Project Zawadi saw its first vocational graduates. Trained in carpentry or needlework, these students achieved life skills which would enable them to earn an income to support themselves and their future families. Guardian Teachers were added at the primary and secondary school levels as an additional level of support and point of contact for sponsored students and Counselors at each school. A girls' dormitory was constructed at a local secondary school to allow a boarding option for those who lived a great distance from the school and improve female student safety and supervision.


Project Zawadi programing expanded to the town of Mugumu, 75 miles east of Nyamuswa. Project Zawadi partnered with a New York Quaker group to administer their independent sponsorship program of 135 students split between a primary and secondary school in that town. In Nyamuswa, two classrooms and a teacher's residence were constructed.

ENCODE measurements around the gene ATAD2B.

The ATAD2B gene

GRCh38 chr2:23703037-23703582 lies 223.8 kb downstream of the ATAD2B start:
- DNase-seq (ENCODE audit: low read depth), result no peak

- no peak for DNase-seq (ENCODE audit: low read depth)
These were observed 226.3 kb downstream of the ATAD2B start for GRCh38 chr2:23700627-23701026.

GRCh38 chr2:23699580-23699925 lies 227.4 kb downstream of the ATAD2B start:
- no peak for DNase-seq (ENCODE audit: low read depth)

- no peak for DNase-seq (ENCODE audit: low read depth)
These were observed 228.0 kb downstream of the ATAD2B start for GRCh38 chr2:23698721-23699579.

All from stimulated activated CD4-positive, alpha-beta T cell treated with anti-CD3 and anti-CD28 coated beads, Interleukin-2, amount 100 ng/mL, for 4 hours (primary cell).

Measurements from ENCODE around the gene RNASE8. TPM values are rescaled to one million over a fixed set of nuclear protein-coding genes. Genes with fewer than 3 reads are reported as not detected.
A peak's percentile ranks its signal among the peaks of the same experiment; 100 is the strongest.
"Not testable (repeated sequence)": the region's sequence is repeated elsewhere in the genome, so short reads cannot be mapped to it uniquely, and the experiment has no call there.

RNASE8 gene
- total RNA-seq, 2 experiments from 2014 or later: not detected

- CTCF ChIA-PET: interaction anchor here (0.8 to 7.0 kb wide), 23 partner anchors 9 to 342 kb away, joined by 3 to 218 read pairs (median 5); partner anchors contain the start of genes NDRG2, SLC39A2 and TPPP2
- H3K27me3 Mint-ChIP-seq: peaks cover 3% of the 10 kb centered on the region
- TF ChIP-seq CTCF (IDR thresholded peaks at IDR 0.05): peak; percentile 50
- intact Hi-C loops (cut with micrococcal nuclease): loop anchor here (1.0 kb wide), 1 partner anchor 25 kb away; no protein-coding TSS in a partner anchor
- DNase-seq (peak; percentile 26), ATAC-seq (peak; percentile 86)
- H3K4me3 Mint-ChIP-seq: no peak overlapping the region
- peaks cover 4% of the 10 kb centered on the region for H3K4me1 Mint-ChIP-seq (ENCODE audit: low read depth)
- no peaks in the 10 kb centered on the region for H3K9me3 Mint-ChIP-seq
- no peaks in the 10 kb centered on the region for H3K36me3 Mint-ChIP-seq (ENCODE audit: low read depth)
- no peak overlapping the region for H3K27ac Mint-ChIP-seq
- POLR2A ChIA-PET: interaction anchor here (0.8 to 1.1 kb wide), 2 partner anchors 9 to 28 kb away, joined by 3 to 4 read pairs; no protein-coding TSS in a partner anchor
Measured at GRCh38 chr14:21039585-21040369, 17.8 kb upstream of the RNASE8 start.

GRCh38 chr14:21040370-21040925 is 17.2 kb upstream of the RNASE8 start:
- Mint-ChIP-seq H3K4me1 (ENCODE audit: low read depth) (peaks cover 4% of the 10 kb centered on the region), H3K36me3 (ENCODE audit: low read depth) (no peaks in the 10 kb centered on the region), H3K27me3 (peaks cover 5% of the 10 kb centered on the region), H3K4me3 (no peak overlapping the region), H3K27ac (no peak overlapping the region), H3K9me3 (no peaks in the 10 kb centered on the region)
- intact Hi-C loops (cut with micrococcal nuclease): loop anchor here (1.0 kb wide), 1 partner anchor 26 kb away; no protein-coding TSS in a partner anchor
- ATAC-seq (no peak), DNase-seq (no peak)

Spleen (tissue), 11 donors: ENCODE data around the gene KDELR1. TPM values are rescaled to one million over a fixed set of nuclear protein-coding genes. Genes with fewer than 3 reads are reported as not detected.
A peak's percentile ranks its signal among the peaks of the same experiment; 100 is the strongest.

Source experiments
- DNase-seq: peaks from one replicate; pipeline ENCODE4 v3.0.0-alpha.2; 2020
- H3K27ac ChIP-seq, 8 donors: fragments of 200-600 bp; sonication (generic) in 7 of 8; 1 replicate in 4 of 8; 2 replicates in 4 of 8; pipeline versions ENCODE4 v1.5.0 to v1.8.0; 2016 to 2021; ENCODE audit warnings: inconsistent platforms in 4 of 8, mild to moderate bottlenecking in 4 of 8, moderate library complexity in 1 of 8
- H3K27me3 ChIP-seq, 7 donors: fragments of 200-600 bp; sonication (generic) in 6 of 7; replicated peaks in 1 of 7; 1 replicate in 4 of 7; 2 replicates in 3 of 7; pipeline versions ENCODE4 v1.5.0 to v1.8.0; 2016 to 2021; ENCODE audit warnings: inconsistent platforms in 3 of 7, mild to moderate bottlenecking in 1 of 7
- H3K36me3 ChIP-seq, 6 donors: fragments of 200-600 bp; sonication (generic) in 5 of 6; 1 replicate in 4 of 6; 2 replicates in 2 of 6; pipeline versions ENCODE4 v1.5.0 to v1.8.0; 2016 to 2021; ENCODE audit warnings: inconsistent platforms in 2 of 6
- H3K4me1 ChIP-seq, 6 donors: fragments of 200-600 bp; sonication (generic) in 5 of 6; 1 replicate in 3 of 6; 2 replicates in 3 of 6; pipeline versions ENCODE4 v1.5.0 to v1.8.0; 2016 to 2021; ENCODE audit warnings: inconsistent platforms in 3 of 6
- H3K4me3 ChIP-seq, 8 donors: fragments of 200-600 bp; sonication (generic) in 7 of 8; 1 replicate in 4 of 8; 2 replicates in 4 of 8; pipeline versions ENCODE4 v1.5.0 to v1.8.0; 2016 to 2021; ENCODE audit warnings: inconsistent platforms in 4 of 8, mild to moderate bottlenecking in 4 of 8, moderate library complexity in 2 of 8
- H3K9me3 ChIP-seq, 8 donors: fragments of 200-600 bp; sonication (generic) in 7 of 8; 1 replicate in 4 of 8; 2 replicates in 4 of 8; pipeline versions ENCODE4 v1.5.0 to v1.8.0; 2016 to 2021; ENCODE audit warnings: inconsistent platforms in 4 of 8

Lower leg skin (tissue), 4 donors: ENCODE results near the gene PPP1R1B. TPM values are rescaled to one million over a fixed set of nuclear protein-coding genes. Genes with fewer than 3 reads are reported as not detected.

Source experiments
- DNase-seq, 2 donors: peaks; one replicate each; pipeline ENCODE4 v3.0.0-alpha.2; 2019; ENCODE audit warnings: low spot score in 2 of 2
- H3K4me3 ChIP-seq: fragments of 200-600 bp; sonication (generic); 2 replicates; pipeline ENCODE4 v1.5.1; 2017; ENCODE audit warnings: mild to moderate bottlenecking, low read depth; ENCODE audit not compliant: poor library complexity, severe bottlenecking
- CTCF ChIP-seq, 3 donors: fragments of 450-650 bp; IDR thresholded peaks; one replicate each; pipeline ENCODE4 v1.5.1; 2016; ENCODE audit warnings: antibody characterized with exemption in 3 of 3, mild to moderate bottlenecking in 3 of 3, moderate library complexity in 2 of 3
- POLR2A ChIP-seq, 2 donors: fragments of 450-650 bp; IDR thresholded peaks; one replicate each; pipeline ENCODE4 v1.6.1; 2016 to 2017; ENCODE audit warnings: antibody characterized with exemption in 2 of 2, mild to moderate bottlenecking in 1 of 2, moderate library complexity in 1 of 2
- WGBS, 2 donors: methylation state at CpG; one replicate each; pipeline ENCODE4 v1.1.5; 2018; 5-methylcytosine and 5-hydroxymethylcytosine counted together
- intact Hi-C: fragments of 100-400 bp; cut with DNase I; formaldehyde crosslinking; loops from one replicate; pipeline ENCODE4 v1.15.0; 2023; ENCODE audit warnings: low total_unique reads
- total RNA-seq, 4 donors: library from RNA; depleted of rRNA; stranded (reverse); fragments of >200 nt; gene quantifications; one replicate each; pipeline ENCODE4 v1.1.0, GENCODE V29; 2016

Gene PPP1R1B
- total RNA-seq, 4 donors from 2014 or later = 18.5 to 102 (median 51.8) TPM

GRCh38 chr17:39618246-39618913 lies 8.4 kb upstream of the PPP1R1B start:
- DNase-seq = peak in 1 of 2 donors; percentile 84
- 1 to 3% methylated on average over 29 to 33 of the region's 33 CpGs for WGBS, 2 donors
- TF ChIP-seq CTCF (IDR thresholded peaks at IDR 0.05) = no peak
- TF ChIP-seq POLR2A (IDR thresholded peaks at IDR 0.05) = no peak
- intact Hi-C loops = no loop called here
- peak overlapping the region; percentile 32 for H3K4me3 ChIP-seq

Two classrooms and a teachers' office were constructed.


Project Zawadi's first sponsored student entered university. Nyamuswa also hosted Project Zawadi's first group of volunteers.


Three classrooms were constructed in Nyamuswa.


Eight toilets and one classroom were constructed. Adam Musa, Project Zawadi's first sponsored student, was featured in a documentary short by Goodmaker Films entitled "Adam's Story".


Project Zawadi partnered with education experts in Moshi and Dar es Salaam to offer the first teacher professional training workshop for teachers at partner schools in Nyamuswa. The training program focused on promoting a student-centered approach to active teaching and learning, to develop counseling skills, and to provide professional support for teachers in rural areas with limited resources.